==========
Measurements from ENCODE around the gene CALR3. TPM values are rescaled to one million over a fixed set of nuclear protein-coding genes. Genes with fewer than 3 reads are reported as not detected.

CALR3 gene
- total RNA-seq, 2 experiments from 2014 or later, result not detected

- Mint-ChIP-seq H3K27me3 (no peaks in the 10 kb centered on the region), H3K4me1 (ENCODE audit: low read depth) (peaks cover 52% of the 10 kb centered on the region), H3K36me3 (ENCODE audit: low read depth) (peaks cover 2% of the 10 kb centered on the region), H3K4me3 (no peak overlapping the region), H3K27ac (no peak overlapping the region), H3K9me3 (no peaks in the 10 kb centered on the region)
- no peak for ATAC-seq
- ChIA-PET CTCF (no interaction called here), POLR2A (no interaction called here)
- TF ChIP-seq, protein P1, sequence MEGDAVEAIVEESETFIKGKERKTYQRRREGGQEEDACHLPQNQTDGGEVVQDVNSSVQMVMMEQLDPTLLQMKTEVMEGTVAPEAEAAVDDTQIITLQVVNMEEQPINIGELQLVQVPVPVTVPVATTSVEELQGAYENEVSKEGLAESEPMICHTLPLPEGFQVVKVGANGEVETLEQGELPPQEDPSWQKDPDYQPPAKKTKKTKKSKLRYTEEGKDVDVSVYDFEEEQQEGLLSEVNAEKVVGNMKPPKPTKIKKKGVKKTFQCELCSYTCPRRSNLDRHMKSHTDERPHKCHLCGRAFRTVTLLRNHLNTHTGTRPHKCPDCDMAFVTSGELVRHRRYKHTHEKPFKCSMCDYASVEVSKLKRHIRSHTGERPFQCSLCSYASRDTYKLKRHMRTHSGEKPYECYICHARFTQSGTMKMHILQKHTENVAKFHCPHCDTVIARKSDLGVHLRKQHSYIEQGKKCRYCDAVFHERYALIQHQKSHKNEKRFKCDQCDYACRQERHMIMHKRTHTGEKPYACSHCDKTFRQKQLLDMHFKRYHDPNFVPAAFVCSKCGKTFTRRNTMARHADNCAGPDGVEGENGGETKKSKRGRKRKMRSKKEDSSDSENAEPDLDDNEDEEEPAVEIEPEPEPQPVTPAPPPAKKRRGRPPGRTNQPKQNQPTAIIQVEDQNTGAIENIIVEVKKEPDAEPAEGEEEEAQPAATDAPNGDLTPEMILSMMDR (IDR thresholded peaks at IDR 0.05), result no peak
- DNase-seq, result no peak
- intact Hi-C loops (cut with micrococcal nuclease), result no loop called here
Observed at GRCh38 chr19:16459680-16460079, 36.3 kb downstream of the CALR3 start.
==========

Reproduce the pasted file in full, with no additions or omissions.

Measurements from ENCODE around the gene CALR3. TPM values are rescaled to one million over a fixed set of nuclear protein-coding genes. Genes with fewer than 3 reads are reported as not detected.

CALR3 gene
- total RNA-seq, 2 experiments from 2014 or later, result not detected

- Mint-ChIP-seq H3K27me3 (no peaks in the 10 kb centered on the region), H3K4me1 (ENCODE audit: low read depth) (peaks cover 52% of the 10 kb centered on the region), H3K36me3 (ENCODE audit: low read depth) (peaks cover 2% of the 10 kb centered on the region), H3K4me3 (no peak overlapping the region), H3K27ac (no peak overlapping the region), H3K9me3 (no peaks in the 10 kb centered on the region)
- no peak for ATAC-seq
- ChIA-PET CTCF (no interaction called here), POLR2A (no interaction called here)
- TF ChIP-seq, protein P1, sequence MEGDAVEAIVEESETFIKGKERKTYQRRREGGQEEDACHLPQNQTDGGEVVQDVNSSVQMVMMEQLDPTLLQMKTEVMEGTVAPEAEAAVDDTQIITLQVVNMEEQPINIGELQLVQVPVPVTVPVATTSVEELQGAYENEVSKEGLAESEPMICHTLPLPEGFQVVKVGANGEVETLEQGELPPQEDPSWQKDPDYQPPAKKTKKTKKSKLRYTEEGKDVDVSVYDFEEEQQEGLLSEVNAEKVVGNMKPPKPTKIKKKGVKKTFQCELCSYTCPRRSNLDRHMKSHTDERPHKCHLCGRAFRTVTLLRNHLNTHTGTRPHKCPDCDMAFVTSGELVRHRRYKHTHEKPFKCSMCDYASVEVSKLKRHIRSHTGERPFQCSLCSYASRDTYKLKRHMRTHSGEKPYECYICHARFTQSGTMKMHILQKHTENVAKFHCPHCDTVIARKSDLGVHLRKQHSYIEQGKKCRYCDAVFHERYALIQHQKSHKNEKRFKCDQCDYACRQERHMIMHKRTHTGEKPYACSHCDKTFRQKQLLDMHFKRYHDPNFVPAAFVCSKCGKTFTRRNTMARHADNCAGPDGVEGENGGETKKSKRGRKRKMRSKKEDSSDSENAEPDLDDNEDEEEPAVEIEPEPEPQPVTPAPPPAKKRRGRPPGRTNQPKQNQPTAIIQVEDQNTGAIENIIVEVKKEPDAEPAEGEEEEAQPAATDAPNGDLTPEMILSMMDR (IDR thresholded peaks at IDR 0.05), result no peak
- DNase-seq, result no peak
- intact Hi-C loops (cut with micrococcal nuclease), result no loop called here
Observed at GRCh38 chr19:16459680-16460079, 36.3 kb downstream of the CALR3 start.